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UH - Houston History Project. Hunter, Oliver, III. April 19, 2007. Special Collections, University of Houston Libraries. University of Houston Digital Library. Web. November 23, 2014. http://digital.lib.uh.edu/collection/houhistory/item/1283.

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UH - Houston History Project. (April 19, 2007). Hunter, Oliver, III. Oral Histories from the Houston History Project. Special Collections, University of Houston Libraries. Retrieved from http://digital.lib.uh.edu/collection/houhistory/item/1283

Disclaimer: This is a general citation for reference purposes. Please consult the most recent edition of your style manual for the proper formatting of the type of source you are citing. If the date given in the citation does not match the date on the digital item, use the more accurate date below the digital item.

UH - Houston History Project, Hunter, Oliver, III, April 19, 2007, Oral Histories from the Houston History Project, Special Collections, University of Houston Libraries, accessed November 23, 2014, http://digital.lib.uh.edu/collection/houhistory/item/1283.

Disclaimer: This is a general citation for reference purposes. Please consult the most recent edition of your style manual for the proper formatting of the type of source you are citing. If the date given in the citation does not match the date on the digital item, use the more accurate date below the digital item.

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Title Hunter, Oliver, III
Creator (LCNAF)
  • UH - Houston History Project
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  • Salamanchuk, Jack
Date April 19, 2007
Subject.Topical (LCSH)
  • African American studies
Subject.Name (LCNAF)
  • Hunter, Oliver C., III
Subject.Geographic (TGN)
  • Houston, Texas
Genre (AAT)
  • interviews
Language English
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  • application/pdf
Original Item Location ID 2006-005, Box 10, HHA 00639
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Original Collection URL http://archon.lib.uh.edu/index.php?p=collections/controlcard&id=231
Digital Collection Oral Histories from the Houston History Project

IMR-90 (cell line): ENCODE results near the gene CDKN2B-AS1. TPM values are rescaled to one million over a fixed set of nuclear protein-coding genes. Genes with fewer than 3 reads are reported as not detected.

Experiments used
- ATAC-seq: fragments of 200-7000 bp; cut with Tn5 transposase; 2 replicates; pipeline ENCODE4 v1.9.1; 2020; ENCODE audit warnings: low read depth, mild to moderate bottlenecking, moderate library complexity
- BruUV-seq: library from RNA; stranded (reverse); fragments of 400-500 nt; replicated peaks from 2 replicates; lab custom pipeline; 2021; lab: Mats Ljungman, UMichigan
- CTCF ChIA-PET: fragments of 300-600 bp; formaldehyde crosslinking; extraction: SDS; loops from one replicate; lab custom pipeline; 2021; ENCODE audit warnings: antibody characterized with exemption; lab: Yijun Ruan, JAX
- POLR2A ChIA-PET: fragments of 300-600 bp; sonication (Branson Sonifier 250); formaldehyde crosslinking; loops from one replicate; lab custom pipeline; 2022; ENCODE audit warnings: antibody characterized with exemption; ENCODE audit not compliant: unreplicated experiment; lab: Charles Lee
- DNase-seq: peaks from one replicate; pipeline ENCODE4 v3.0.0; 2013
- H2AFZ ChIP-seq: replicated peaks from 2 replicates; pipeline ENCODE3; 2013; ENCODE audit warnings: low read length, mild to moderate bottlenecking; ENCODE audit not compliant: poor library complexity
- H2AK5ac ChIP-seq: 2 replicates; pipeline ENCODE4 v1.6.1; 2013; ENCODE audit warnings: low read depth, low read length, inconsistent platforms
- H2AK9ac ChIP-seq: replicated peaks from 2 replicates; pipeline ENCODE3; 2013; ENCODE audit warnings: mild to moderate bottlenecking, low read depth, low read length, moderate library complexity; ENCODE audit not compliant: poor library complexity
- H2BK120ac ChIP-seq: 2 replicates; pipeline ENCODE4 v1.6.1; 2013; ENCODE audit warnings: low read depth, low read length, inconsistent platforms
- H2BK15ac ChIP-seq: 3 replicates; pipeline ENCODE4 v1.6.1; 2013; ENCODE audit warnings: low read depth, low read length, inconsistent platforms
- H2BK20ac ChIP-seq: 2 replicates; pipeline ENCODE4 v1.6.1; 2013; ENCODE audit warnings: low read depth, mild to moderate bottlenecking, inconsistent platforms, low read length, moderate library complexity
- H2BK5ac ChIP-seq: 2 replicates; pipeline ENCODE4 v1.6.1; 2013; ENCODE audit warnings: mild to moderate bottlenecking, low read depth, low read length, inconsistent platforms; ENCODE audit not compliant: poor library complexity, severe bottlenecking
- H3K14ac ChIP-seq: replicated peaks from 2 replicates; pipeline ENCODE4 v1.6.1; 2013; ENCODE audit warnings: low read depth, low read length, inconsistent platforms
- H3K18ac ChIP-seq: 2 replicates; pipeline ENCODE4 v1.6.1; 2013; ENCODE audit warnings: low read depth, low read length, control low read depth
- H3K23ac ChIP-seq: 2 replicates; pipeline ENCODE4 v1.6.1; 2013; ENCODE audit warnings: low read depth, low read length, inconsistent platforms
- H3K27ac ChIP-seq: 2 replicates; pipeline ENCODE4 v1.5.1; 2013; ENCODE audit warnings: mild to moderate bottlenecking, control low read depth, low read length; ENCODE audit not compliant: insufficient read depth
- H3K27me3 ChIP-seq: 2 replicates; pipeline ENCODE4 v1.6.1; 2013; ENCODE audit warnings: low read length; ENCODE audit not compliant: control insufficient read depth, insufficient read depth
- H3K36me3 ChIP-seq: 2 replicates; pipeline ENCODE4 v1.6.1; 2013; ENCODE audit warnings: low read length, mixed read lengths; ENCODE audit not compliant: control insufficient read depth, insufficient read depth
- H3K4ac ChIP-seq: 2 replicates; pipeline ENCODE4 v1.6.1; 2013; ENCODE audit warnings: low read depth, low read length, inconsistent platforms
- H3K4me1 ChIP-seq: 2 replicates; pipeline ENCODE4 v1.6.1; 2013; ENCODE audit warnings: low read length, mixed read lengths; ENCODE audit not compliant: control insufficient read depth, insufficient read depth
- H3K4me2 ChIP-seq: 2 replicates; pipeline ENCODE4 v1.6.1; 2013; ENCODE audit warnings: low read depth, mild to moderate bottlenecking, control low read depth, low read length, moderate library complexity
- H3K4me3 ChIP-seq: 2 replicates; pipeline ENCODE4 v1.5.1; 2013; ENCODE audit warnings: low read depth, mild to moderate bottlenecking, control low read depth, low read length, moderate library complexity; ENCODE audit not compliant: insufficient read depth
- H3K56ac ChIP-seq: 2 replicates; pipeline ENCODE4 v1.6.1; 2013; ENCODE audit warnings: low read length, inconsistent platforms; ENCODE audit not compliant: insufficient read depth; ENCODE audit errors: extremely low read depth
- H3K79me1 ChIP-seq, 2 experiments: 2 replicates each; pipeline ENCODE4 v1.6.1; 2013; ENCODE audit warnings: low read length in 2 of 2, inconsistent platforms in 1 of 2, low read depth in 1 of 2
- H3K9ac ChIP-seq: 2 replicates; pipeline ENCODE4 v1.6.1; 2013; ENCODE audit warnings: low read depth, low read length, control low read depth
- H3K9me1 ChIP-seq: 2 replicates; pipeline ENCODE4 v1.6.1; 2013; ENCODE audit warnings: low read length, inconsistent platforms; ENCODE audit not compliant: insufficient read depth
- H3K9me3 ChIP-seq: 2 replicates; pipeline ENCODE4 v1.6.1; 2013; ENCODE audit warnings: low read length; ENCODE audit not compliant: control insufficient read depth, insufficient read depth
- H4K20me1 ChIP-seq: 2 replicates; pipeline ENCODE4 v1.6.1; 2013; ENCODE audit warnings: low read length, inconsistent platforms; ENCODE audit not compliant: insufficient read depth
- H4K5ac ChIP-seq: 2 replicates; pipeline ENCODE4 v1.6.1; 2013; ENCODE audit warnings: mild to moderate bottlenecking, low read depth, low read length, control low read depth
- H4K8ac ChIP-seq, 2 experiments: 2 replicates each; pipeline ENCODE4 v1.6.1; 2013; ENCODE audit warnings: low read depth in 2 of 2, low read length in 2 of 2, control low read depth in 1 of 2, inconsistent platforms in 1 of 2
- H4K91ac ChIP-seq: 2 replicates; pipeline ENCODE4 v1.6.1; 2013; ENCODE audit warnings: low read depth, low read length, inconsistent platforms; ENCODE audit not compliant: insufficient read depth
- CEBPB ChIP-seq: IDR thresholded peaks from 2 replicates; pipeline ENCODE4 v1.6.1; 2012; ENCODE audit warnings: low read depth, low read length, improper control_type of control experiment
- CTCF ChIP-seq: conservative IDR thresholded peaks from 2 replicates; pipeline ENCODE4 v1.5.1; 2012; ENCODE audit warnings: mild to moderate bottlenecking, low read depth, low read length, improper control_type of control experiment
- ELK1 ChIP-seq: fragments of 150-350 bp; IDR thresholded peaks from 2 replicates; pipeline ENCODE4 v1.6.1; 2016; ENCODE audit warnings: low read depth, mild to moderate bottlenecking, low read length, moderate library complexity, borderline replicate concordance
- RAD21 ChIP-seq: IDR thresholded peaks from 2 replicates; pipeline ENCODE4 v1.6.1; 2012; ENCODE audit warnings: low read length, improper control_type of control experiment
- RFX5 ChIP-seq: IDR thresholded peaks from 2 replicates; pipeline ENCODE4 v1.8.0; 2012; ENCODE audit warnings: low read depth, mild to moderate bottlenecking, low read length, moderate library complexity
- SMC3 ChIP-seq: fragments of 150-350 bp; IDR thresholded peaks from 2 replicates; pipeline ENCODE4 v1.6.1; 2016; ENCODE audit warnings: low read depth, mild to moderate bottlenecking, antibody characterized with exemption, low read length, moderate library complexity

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Transcript HHA# 00639 Page 1 of 24 Interviewee: Hunter, III, Oliver Interview: April 19, 2007 1 University of Houston Houston History Archives UNIVERSITY OF HOUSTON ORAL HISTORY OF HOUSTON PROJECT AND THE AFRICAN AMERICAN PHYSICIANS OF THE 20TH CENTURY HOUSTON PROJECT Interview with: Dr. Oliver C. Hunter, III Interviewed by: Jack Salamanchuk Date: April 19, 2007 Transcribed by: Suzanne Mascola JS: This is April 19, 2007. This is Jack Salamanchuk. I am here with Dr. Oliver Hunter, III. Thank you very much for being with us. Thank you for participating in this program. Are you familiar with the project? OCH: Yes, I am. JS: That is great. What we are here to do is to talk to you about your life as a physician, your history, and maybe a way to link your profession with some students who are thinking about becoming physicians themselves, so thank you for being with us. Let’s start off with are you from Houston? OCH: Yes. I am a native Houstonian. Well I moved here at an early age, so early that this is the only place I know as home. JS: That is great. How long has your family been here? OCH: Since 1963.HHA# 00639 Page 2 of 24 Interviewee: Hunter, III, Oliver Interview: April 19, 2007 2 University of Houston Houston History Archives JS: That is a long time. Where did you go to school? OCH: Undergraduate, I went to the University of Texas at Austin. Medical school, University of Texas Health Science Center in San Antonio. My internship at the University of Texas Health Science Center in San Antonio, my residency at Howard University in Washington, D.C., and my fellowship at University of Texas at Houston Hermann Hospital. JS: O.K. . . . and for high school, when did you know that you wanted to be a physician? Was it early on? OCH: It is the only thing I have ever known growing up in my household. JS: Do you have siblings? OCH: Three. JS: Three siblings? Did any of them become physicians? OCH: No.HHA# 00639 Page 3 of 24 Interviewee: Hunter, III, Oliver Interview: April 19, 2007 3 University of Houston Houston History Archives JS: So, you knew early on, like in high school. How did you prepare yourself to possibly become a physician? What classes were helpful for you? OCH: I could say just my high school chemistry class was the hardest class I ever took, probably through the first 2 or 3 years of college. It just taught me how to study. It was quite demanding. Other than that, I cannot really say. I went to Jesuit for high school and maybe, I do not know if their standards were more demanding, but definitely high school chemistry. JS: They had a reputation. Do you remember your high school chemistry teacher? OCH: Mr. O’Neal. JS: And what made Mr. O’Neal so special? OCH: He had very little tolerance. And his tests – he did not want you to know about it. He wanted you to know it. So, I remember the first test I failed in Mr. O’Neal’s class. And then, I remembered I needed to learn how to study after that. JS: So, was he encouraging? OCH: I cannot say he was encouraging, he was just demanding.HHA# 00639 Page 4 of 24 Interviewee: Hunter, III, Oliver Interview: April 19, 2007 4 University of Houston Houston History Archives JS: Demanding. That is good. So, going from high school to college, how was that experience? Were you in a class with many people who were wanting to become physicians? OCH: Yes, in Austin, like in any large state university, a third of the university are freshmen, and by the sophomore year, there are a whole lot less people you see and a whole lot of people drop out of premed. But since it is all I ever knew, there was not really any big issue. JS: Was it a shock going in or were you pretty well prepared? OCH: After going from high school to college, it was . . . I mean, only 3 classes a day? It wasn’t a bad deal. JS: You mentioned that you had also studied at Howard. OCH: Yes. JS: That is a popular place. How was the Howard experience? OCH: It was positive, in one sense and in another sense, it was somewhat depressing. Where Howard is actually located is not the most stable environment. It is located in the inner city. So, just the day-to-day work experience, it is not like walking around this HHA# 00639 Page 5 of 24 Interviewee: Hunter, III, Oliver Interview: April 19, 2007 5 University of Houston Houston History Archives campus where it is . . . once you were on campus, it was fine but the neighborhood around it, surrounding Howard is very urban. The experience actually inside the hospital was very positive and I had lots of friends there. So, it was a different environment for me whereas I had typically gone to majority white institutions, this was the first time I was at a traditionally black university. Even though it was a hospital, it was a positive experience and something just different than I had been exposed to. JS: Did you get a sense of tradition? OCH: At Howard, definitely. There was definitely a lot of tradition about it. People telling you, “Well, I did Howard undergrad school. My parents went to Howard.” There was a lot of inbreeding there. But for me, it was just a different experience. JS: Did you remain close to any people that you met then? OCH: Oh, yes, clearly. Especially my classmates in my radiology training program. JS: And you are a radiologist? OCH: Yes. JS: What made you choose that specialty?HHA# 00639 Page 6 of 24 Interviewee: Hunter, III, Oliver Interview: April 19, 2007 6 University of Houston Houston History Archives OCH: I did emergency medicine for several years after I finished. I did my internship, then I was here working locally in an emergency room at Park Plaza and radiology offered the opportunity to: 1) have a more predictable lifestyle; and 2) it offered me the ability to do some interventional procedures, as I came to realize I once thought I wanted to do interventional procedures all day but I realize I do not want to do that. But radiology affords me a chance to do some and the lifestyle is a little bit more predictable. JS: Now, for our students, what is an interventional procedure? OCH: They would consider it like a mini-surgery. That is a better way for me to describe it. I do some things where I actually place needles in places they do not belong necessarily to access blood vessels or inject dye into blood vessels and take pictures of them. JS: How often would you perform these procedures? OCH: Typically, like tomorrow, in my practice, I do it one day a week. So, about 20% of my time. JS: How many radiologists are there practicing today, roughly? OCH: Not enough. I can’t tell you how many there are but not enough.HHA# 00639 Page 7 of 24 Interviewee: Hunter, III, Oliver Interview: April 19, 2007 7 University of Houston Houston History Archives JS: So, do you think if you are a student, that is an area that maybe you might want to look into? OCH: Yes. JS: So, good for career prospects? OCH: I would think so, yes. JS: So, how did your father feel about you choosing radiology? First of all, how did your father feel about you becoming a physician? OCH: Well, I will say this: he was very happy when I graduated! He might not have been happy with the tuition or my grades were not as great in undergraduate school but he was happy when I finished, and I think he was probably happier than me about my career choice. JS: Happier than you? OCH: Yes. JS: Why so?HHA# 00639 Page 8 of 24 Interviewee: Hunter, III, Oliver Interview: April 19, 2007 8 University of Houston Houston History Archives OCH: I guess it is just pride. That is probably what I would say. JS: That is good. So, if a student was thinking about becoming a physician, what would you tell them? OCH: It would be a license to work hard most days. There are days of superior inner satisfaction but then there are many more days of frustration. That is what I probably would say. You will clearly work much harder for what you are reimbursed for, and I think almost any physician would probably say that. I am not affected as much in my practice as other physicians are with third party payers, precertifications, things that they must do on a day-to-day basis that creates utter frustration as well as just actually practicing medicine. So, that is why I say there is a lot of time spent that you are just not going to get reimbursed for. JS: When did you start practicing? OCH: I finished medical school in 1987. JS: And how did HMOs and managed care really change how your job was? OCH: In terms for me, I do not see it on a day-to-day basis because when I practiced emergency medicine, I was actually not part of the billing process and I did not have to HHA# 00639 Page 9 of 24 Interviewee: Hunter, III, Oliver Interview: April 19, 2007 9 University of Houston Houston History Archives try and get as many insurance plans, and in terms of the practice I joined in radiology, we have a separate office that just handles that, so on a day-to-day basis, I do not see it; whereas, if I had my own private practice, then I would see it up front on a day-to-day basis. JS: So, we talked about the issues, some of these issues that you had faced. You said sometimes it is a bit frustrating, but in the end, is it positive? OCH: Yes, in the end, I think it is a big positive. But on a day-to-day basis or when it is late at night and I am ready to go home or when I get called back, it just goes with being a physician. In radiology, it affects you less but it does impact your lifestyle, and you probably have to have a family that understands that it affects your lifestyle that way. JS: Do you find your family life has been affected much by your father’s profession? OCH: Oh, tremendously. JS: How so? OCH: It dictated whenever we did something. We did not leave to go to my grandmother’s for Christmas until he made rounds in the hospital. I mean, things like that. Or, we are going out of town. Once we had planned a vacation and the coverage he thought he was going to have for the week, he could not get, and so, he came home the HHA# 00639 Page 10 of 24 Interviewee: Hunter, III, Oliver Interview: April 19, 2007 10 University of Houston Houston History Archives trip was canceled. But, I mean, all of my siblings, we just understood. This is how it is. And maybe because we did not know any different . . . I thought everybody’s dad got home at 9 o’clock. I did not know peoples’ dads came home at 5. And our telephone rang all during the night. So, none of us thought anything abnormal about that. That was just our life. JS: Do you have children? OCH: One. JS: How old he? OCH: She is two. JS: Are you hoping you practice a little bit less? OCH: Well, let’s take last night. I got home . . . it was my call night. I got home at quarter to 10, she was in bed. We sat at the table for 30 minutes when I took her out of the bed and then she was sleepy and went to sleep, so her life is . . . I am home much more . . . my practice is more predictable than my dad’s was but still, Monday night, I did not see her all day because when I left, she was sleeping and when I got home, she was sleeping. So, it is still less affected but still there.HHA# 00639 Page 11 of 24 Interviewee: Hunter, III, Oliver Interview: April 19, 2007 11 University of Houston Houston History Archives JS: I know it is really early but would you like her to be a physician potentially? OCH: If that is what she chooses, I would not . . . I do not want to force that on her because I had other friends who thought, because their parents had practiced medicine, that was what they wanted to do, and they found out that it is not necessarily what they wanted to do. The time demands are such that if it is not really what you are interested in, it will not take you long to figure out that you are not going to do it. JS: Over your career, do you have any memorable stories that might stand out, that might tell a student what it is like to be a radiologist? OCH: To be a radiologist? Well, I guess the one thing I do is I probably make diagnoses that definitely affect people’s lives in the sense that I find cancer almost every day. So, I affect peoples’ lives that way. They may not know me as the person that changes their life course but I definitely make decisions that affect their life processes. I cannot really think of just in radiology . . . something that just jumps out at me now at the moment. JS: Now, you mentioned that there are not many radiologists or not enough. When you were in school studying, did you have any mentors or anyone who maybe guided you in that direction?HHA# 00639 Page 12 of 24 Interviewee: Hunter, III, Oliver Interview: April 19, 2007 12 University of Houston Houston History Archives OCH: I cannot say . . . not guided me towards radiology, no. Mentors, I had those who just guided me towards a career in medicine. My dad just would always give me lots of advice in terms of when I get down about something, he would always tell me about . . . I remember when I was trying to choose what medical school to go to, he made a comment that said, “20 years later, I really will not care where I went to medical school, and 20 years later, it is really irrelevant where I went to medical school,” so he was very correct on that. I did not get much guidance in terms of specialties. It is just kind of what you like. I am probably not a cardiologist. Because he was a cardiologist, I just felt the need to do something different. And in medical school, I guess the assistant dean was kind of a mentor. He was just like a father away from home, that whenever I was really down or screwing up, he would call me in for . . . we would have a casual talk and we would have a more serious talk that was pretty blunt, probably along the lines of something like my father would have given me as well. JS: That is quite good. How is your profession different, in terms of being a physician, than when your father was practicing? OCH: I think the demands of instant access, everybody wants you to be available all the time, and then the HMO environment definitely, I think, makes the practice much different. And for internists and people in primary care, they are dramatically affected by that and the rules for Medicare as well. And there are no days of . . . because health care takes up such a big part of the economy, the hospitals, they are for profit institutions and most hospitals deliver a lot of indigent care on the patients that are paying, there is so HHA# 00639 Page 13 of 24 Interviewee: Hunter, III, Oliver Interview: April 19, 2007 13 University of Houston Houston History Archives much scrutiny in terms of how long a patient can be here, we are losing money on this patient, I think physicians are stressed in that sense as medicine is not just medicine – medicine is a business, and when my dad practiced probably, it was not enforced on him I do not think at that time as it is now. Probably definitely since 1985 or 1990 on. JS: We get around that date very often. Do you feel being African American has changed how people perceive you as a doctor? Is there a barrier . . .? OCH: I have one memorable experience but I do not think . . . no, because I have always thought of myself as being a physician so when I graduated from medical school, it was just like . . . I can’t say it was nothing, it was just what was expected. And so, I did not see it as some far overreaching achievement. And I guess, like I said, since I knew this was always what I was going to do, it was just the next step. In terms of in my practice now where I practiced before, I think most people do not . . . they really aren’t concerned that I am African American and when I come in and say, “Hi, I am Dr. Hunter,” I don’t know – maybe I am just confident about it . . . it is just not an issue or if it is an issue, they just can hide it very well. I had one experience where a gentleman told me when I worked in the emergency room, he told me he has never had an African American physician and I just told him he did not have to have one today, and I walked out and that was the end of that. I was just the only guy there and he had a kidney stone so he was happy to see me when I came back the second time because I had the pain medicine.HHA# 00639 Page 14 of 24 Interviewee: Hunter, III, Oliver Interview: April 19, 2007 14 University of Houston Houston History Archives JS: That is another good story. Great stories. Do you feel that there are enough African American physicians . . . OCH: Oh, no. When you just look at my medical school class and we had, at the time, they said we had a big amount of African American students in our class. We had 7 out of 200. Well, to me, that did not seem like a big amount but that is, statistically for the medical school, that was a big class. JS: Do you feel that given enough hard work, a student could become a physician? OCH: I would tell anybody you do not have to be the smartest person in the world to become a physician. You just to be willing to study hard. The information you get sometimes is a lot. It is in large volumes but overwhelmingly, I mean, anatomy is not necessarily hard. It is just a lot of it. And it just takes a lot of time, you know. If you can comprehend . . . smart people that can process information faster, they do have an easier time, but I think a person of average intelligence, they just need to spend more time. That is all it comes down to is a lot of time and a lot of studying. And a lot of discipline. That is probably the most critical factor to succeed . . . well, for almost any profession, I would say, but because in medicine, the volume of information is so great, discipline becomes a very defining factor. JS: So, to a student, if you are in high school right now or middle school, study skills?HHA# 00639 Page 15 of 24 Interviewee: Hunter, III, Oliver Interview: April 19, 2007 15 University of Houston Houston History Archives OCH: Study skills. Very good study skills. Very good, learning to take tests also. It is an important skill that becomes magnified in medical school, and you just realize competition becomes greater in medical school because you realize that when you get there, everybody is successful already. So, it is not like the general population you are in class with. JS: I am thinking we are getting close . . . did you have any questions for us? Actually, how long have you been a member of the Houston Medical Forum? OCH: Since 1990. JS: And are you involved? OCH: No. That would be the truthful answer. JS: Do you feel that it is useful for new physicians? OCH: Yes, I do, especially those that started out in private practice. You know, in the radiology practice, I joined, I am hospital-based so I do not have to . . . on a day-to-day basis, I do not need referrals that come in, you know. The hospital provides a place for me to actually develop my practice, but for new physicians starting out, I think it is a forum to increase your practice base and referral pattern.HHA# 00639 Page 16 of 24 Interviewee: Hunter, III, Oliver Interview: April 19, 2007 16 University of Houston Houston History Archives JS: And is there a sense of, for lack of a better term, community? OCH: Yes, and it was definitely much more predominant, or I was much more aware of it actually as a child when my father was actually a part of the Forum on a regular basis than I probably see now just because, at that time, it is just the numbers were smaller. And so, I probably knew the overwhelming majority of the members as a child growing up just because the numbers were just smaller. JS: Approximately how long . . . when you were a member? Was it a handful? OCH: No, it wasn’t that, it was just that at a certain point in time, there just were not that many black physicians in Houston and while I might not have known all of them on a personal level, I would know their names as my dad would discuss them. JS: So, you said there were not enough black physicians in Houston. Have you seen that as a long-term struggle? OCH: I just do not think there are that many, period. So, I would say if we took the number of physicians and the number of African American physicians, I think they would probably make up 2%. I would not guess the number would be much higher than 2% or 3%. JS: Is that growing?HHA# 00639 Page 17 of 24 Interviewee: Hunter, III, Oliver Interview: April 19, 2007 17 University of Houston Houston History Archives OCH: No, I do not think. I am just guessing but I do not think it is growing, no. JS: Earlier on, you mentioned that you had an internship. OCH: Yes. It is just a first year post graduation from medical school. JS: Are there any questions we should have asked? OCH: I do not know. I cannot think of any. JS: Are you curious about the project . . . at all? OCH: Oh, yes. I was informed about the project by one of my classmates who actually is currently president of the Medical Forum, Dr. Joanne Rogers, and so she encouraged me to participate, so I guess I have known Joanne since high school and we actually went to medical school together, so I was excited and happy to participate. JS: How many of the people from the Forum have you known that long? How many students that eventually became physicians? OCH: I cannot think of that many that I have known actually that long. I think Joanne would probably be, from high school, I would have to say . . . now, I have known other HHA# 00639 Page 18 of 24 Interviewee: Hunter, III, Oliver Interview: April 19, 2007 18 University of Houston Houston History Archives members that I have known since high school that went on to become physicians but they do not necessarily practice in Houston. JS: I think we talked a little bit about it but just in summation, for students who are thinking of becoming a physician or . . . where they want to go, can you just recap maybe why you think it is worthwhile . . . ? OCH: There is an inner self-satisfaction that I think you get that nothing else can . . . you just get an inner sense of fulfillment. The first time you deliver a baby, you know, that is exciting. It is an experience you will never forget. Just doing something that people are so appreciative about health care and you can impact them. That inner sense of fulfillment. I think that is what probably makes the long days better. JS: And you also mentioned you were an emergency room doctor . . . for a long time. How long was that? OCH: Well, I did it off and on for about 13 years. JS: Did that shape your views of medicine at all? OCH: Definitely. Not necessarily some in a positive light. There are positive experiences there but the emergency room can be a difficult place. And, again, I think the emergency room is a microcosm of just the world. There are people that are utterly HHA# 00639 Page 19 of 24 Interviewee: Hunter, III, Oliver Interview: April 19, 2007 19 University of Houston Houston History Archives grateful for everything you do and there are people you cannot just please no matter what you do. But the one thing about it I will say is that no matter how wealthy or how poor, some experiences for all people are always the same. And I think that is one thing you just saw there. It does not matter what your socioeconomic status, if you are the king or the pauper, certain experiences, all people have the same reactions. In the emergency room, most days, I guess I would describe that lifestyle as like being an airline pilot. Most days are really routine but when things get bad, that is what they pay you for. Yes, that is how I would describe it. JS: When things get bad, how so? OCH: When somebody is dying, there is just not a lot of room for error, and I guess that is when you perform real well or that is what you are expected to do. Other days in the emergency room, it could be just kind of monotonous and just seeing a whole lot of people. How many babies with colds and to their mothers, it might be a major emergency but to you, it is just boy, this is the 60th baby I have seen today with a cold. So, those are what most days in the ER could be like. JS: So you would say, first of all, it is not like on TV? OCH: It depends. Well, you know, when things go bad, it is like it was on TV, but most days, depending on what type of place you practice and how busy your emergency HHA# 00639 Page 20 of 24 Interviewee: Hunter, III, Oliver Interview: April 19, 2007 20 University of Houston Houston History Archives room is, it is not going to be just life or death every 30 seconds. No. But I can say when it does become life or death, everything stops and then you just get behind. JS: Are you glad you had that experience working in the emergency room? OCH: I am glad I had the experience but I do not ever want . . . myself, I do not want to ever go back to it. JS: Do you think it would be a good thing for students to work in? Is that a good area? OCH: It is a stressful area and I do not think everybody is cut out for it. I am just being honest. The stress levels are high and the hours are long so I would not . . . and I definitely think it is something I did when I was younger. I do not necessarily think I would want to go back to it now or I definitely know I could not work like that anymore, the hours that I kept at the time. I am just not physically able to. JS: So, it is very demanding but physically and mentally . . . OCH: Oh, definitely. And most of the problems you have in the ER or most of the most frustrating things for me were never necessarily related to medicine. They were related to something that I needed to get done and it is just a patient that I needed to admit that had no insurance but nobody wanted to take them. Those kinds of issues that become frustrating. Or the patient that has an acute psychotic episode but where you are HHA# 00639 Page 21 of 24 Interviewee: Hunter, III, Oliver Interview: April 19, 2007 21 University of Houston Houston History Archives does not have a psychiatric unit so what do you do with them? So, those were probably more frustrating things for me in the emergency room like that, not actually delivering care. JS: Coming out of medicine school, did you have an idea that was part of the profession or is that not . . . OCH: You are probably naive. I would probably say definitely naeve coming out of medical school because you just do not know anything so you just worry about taking care of people and not kill anybody. So, that is so far off that you just do not think about anything. So, yes, coming out of medical school, you are just naeve and you just do not know any real medicine. Not real life medicine. I mean, you know about all the fancy diseases but, you know, coming out of medical school, does the average person know what it takes to treat him? Probably not. That is a common thing. So, your residency, you just learn a lot. JS: Did you ever have a moment where you just realize you have learned a lot in the field? OCH: Probably once where I had seen something once tried and I had not done it myself and I just felt like, well, it worked and I am having a big problem and I tried it and it worked. So, observation and just learning from other people. It is a good thing.HHA# 00639 Page 22 of 24 Interviewee: Hunter, III, Oliver Interview: April 19, 2007 22 University of Houston Houston History Archives JS: What procedure was that? OCH: It was just actually once where a patient came in and had a prostatic obstruction and he just could not urinate. And I had to get a catheter in him. And it was . . . I am not a urologist. I was in the emergency room. But it was . . . I just remembered something I watched a guy try and I was able to get the catheter in him. And the guy that had the catheter in felt much better. So, that was just one of those things that you realized, oh, I picked up a lot along the way. JS: Did you enjoy the constant learning process . . . ? OCH: I do enjoy the academic challenge, yes. It is a constant learning experience and medicine humbles you every day where you just think I know a lot but you realize every day there is something you do not know. Of course, I think most physicians already know that. You are just reminded on a daily basis. JS: . . . academics associated with being a physician, . . . ? OCH: Oh, it is just a continual learning process. I mean, as new procedures come out, you just have to like, well, I was doing it this way but now, it is taught this way, whereas, a simple thing, like now . . . years ago when I finished medical school, everybody, if you had your gallbladder out, you had what is called an open cholecystectomy. Now, it is all HHA# 00639 Page 23 of 24 Interviewee: Hunter, III, Oliver Interview: April 19, 2007 23 University of Houston Houston History Archives done through, you know, inserting a tube in through your abdomen, filling it up with gas and taking it out that way. Before, you were in the hospital for 5 or 6 days. Now, 2 days and you go home. That is just one thing. But it is always a learning process. JS: So, if a student becomes a physician, he should prepare to keep learning? OCH: Constantly. JS: To the speed in which medicine has changed, has it gotten faster with technology? OCH: I think with more technology, especially like in radiology. We just have new ways to image things, whereas you learn them in one plane, seeing something in one plane, now that we can see it in different planes, you just have to learn to recognize it in those planes as well. So, I think yes is the answer to that question. JS: I think we are pretty well done. Is there anyone else you would like to recommend to be a part of this process . . . OCH: Who am I going to leave out here. He is not actually a member of the Medical Forum but since his father was a member of the Forum and may still be, I will recommend him. He will be happy. He is a cardiologist. It is Dr. Bransford. Paris Bransford, III. So, I will recommend him. I went to his birthday party on Saturday so it is no problem.HHA# 00639 Page 24 of 24 Interviewee: Hunter, III, Oliver Interview: April 19, 2007 24 University of Houston Houston History Archives JS: Thank you very much. OCH: Thank you.